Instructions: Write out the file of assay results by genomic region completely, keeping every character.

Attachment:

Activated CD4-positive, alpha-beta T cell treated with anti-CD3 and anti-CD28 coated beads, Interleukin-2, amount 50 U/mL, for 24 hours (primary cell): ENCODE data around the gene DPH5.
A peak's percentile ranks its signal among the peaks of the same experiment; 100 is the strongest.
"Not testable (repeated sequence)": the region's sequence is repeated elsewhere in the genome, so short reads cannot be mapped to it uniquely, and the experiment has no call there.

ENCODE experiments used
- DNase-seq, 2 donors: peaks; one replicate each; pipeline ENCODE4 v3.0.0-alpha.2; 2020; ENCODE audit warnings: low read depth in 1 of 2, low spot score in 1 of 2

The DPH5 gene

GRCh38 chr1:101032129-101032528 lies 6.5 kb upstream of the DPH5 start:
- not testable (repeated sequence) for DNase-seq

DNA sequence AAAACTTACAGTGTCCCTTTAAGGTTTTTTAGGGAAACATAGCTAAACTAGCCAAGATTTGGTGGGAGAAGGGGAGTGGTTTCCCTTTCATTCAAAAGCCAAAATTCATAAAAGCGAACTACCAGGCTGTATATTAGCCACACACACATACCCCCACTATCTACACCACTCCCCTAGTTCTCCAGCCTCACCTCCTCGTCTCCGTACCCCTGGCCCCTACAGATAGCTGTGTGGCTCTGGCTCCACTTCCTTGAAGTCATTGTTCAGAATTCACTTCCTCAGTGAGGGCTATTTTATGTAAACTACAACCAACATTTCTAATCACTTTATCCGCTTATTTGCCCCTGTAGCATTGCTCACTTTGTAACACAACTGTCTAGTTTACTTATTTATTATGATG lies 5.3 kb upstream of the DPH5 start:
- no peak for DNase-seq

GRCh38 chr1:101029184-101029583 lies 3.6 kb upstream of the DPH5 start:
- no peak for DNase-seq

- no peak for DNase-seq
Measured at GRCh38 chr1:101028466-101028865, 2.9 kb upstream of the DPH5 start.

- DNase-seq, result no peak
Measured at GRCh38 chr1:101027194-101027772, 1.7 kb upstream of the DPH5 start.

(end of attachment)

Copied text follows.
Activated CD4-positive, alpha-beta T cell treated with anti-CD3 and anti-CD28 coated beads, Interleukin-2, amount 50 U/mL, for 24 hours (primary cell): ENCODE data around the gene DPH5.
A peak's percentile ranks its signal among the peaks of the same experiment; 100 is the strongest.
"Not testable (repeated sequence)": the region's sequence is repeated elsewhere in the genome, so short reads cannot be mapped to it uniquely, and the experiment has no call there.

ENCODE experiments used
- DNase-seq, 2 donors: peaks; one replicate each; pipeline ENCODE4 v3.0.0-alpha.2; 2020; ENCODE audit warnings: low read depth in 1 of 2, low spot score in 1 of 2

The DPH5 gene

GRCh38 chr1:101032129-101032528 lies 6.5 kb upstream of the DPH5 start:
- not testable (repeated sequence) for DNase-seq

DNA sequence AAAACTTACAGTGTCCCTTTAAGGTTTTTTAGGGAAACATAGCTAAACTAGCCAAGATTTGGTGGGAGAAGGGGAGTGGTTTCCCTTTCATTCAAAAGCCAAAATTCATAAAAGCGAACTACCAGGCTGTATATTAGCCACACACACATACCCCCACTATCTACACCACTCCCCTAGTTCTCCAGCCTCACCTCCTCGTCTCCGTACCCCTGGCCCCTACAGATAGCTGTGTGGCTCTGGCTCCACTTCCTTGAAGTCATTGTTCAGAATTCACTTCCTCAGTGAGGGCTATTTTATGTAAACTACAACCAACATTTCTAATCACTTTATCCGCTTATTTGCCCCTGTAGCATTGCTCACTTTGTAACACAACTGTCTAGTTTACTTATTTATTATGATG lies 5.3 kb upstream of the DPH5 start:
- no peak for DNase-seq

GRCh38 chr1:101029184-101029583 lies 3.6 kb upstream of the DPH5 start:
- no peak for DNase-seq

- no peak for DNase-seq
Measured at GRCh38 chr1:101028466-101028865, 2.9 kb upstream of the DPH5 start.

- DNase-seq, result no peak
Measured at GRCh38 chr1:101027194-101027772, 1.7 kb upstream of the DPH5 start.